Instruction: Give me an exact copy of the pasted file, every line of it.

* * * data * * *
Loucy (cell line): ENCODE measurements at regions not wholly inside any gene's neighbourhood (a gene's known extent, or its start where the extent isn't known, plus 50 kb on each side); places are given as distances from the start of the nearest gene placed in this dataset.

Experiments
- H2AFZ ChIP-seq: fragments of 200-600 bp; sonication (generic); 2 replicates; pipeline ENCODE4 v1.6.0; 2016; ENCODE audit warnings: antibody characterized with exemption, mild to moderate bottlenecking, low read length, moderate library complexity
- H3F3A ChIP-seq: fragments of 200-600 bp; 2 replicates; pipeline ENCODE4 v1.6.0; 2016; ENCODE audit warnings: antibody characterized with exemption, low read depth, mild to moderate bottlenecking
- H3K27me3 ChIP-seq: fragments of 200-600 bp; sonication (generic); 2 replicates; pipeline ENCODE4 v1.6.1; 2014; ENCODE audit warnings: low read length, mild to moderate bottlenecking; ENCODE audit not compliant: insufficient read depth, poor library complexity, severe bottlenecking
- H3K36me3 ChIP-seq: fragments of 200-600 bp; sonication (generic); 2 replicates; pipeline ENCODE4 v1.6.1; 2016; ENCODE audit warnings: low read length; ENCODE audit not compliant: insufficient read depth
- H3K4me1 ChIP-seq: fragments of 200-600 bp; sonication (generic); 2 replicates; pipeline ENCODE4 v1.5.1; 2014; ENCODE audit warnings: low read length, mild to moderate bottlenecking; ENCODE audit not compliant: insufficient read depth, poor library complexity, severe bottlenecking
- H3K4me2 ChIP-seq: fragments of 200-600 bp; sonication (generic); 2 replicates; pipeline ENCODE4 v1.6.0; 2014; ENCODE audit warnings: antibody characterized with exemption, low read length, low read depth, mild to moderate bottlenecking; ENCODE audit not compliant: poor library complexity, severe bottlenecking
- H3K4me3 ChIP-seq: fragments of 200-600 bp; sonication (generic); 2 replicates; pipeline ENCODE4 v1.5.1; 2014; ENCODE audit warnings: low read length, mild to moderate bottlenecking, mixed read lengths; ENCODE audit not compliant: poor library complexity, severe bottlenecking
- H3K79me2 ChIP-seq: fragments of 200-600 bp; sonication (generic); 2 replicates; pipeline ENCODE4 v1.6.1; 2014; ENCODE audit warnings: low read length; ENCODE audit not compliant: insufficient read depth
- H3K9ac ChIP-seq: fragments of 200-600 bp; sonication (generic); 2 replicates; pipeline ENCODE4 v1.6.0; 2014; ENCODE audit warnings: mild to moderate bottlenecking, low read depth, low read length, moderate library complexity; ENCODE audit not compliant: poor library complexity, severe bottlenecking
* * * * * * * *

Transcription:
Loucy (cell line): ENCODE measurements at regions not wholly inside any gene's neighbourhood (a gene's known extent, or its start where the extent isn't known, plus 50 kb on each side); places are given as distances from the start of the nearest gene placed in this dataset.

Experiments
- H2AFZ ChIP-seq: fragments of 200-600 bp; sonication (generic); 2 replicates; pipeline ENCODE4 v1.6.0; 2016; ENCODE audit warnings: antibody characterized with exemption, mild to moderate bottlenecking, low read length, moderate library complexity
- H3F3A ChIP-seq: fragments of 200-600 bp; 2 replicates; pipeline ENCODE4 v1.6.0; 2016; ENCODE audit warnings: antibody characterized with exemption, low read depth, mild to moderate bottlenecking
- H3K27me3 ChIP-seq: fragments of 200-600 bp; sonication (generic); 2 replicates; pipeline ENCODE4 v1.6.1; 2014; ENCODE audit warnings: low read length, mild to moderate bottlenecking; ENCODE audit not compliant: insufficient read depth, poor library complexity, severe bottlenecking
- H3K36me3 ChIP-seq: fragments of 200-600 bp; sonication (generic); 2 replicates; pipeline ENCODE4 v1.6.1; 2016; ENCODE audit warnings: low read length; ENCODE audit not compliant: insufficient read depth
- H3K4me1 ChIP-seq: fragments of 200-600 bp; sonication (generic); 2 replicates; pipeline ENCODE4 v1.5.1; 2014; ENCODE audit warnings: low read length, mild to moderate bottlenecking; ENCODE audit not compliant: insufficient read depth, poor library complexity, severe bottlenecking
- H3K4me2 ChIP-seq: fragments of 200-600 bp; sonication (generic); 2 replicates; pipeline ENCODE4 v1.6.0; 2014; ENCODE audit warnings: antibody characterized with exemption, low read length, low read depth, mild to moderate bottlenecking; ENCODE audit not compliant: poor library complexity, severe bottlenecking
- H3K4me3 ChIP-seq: fragments of 200-600 bp; sonication (generic); 2 replicates; pipeline ENCODE4 v1.5.1; 2014; ENCODE audit warnings: low read length, mild to moderate bottlenecking, mixed read lengths; ENCODE audit not compliant: poor library complexity, severe bottlenecking
- H3K79me2 ChIP-seq: fragments of 200-600 bp; sonication (generic); 2 replicates; pipeline ENCODE4 v1.6.1; 2014; ENCODE audit warnings: low read length; ENCODE audit not compliant: insufficient read depth
- H3K9ac ChIP-seq: fragments of 200-600 bp; sonication (generic); 2 replicates; pipeline ENCODE4 v1.6.0; 2014; ENCODE audit warnings: mild to moderate bottlenecking, low read depth, low read length, moderate library complexity; ENCODE audit not compliant: poor library complexity, severe bottlenecking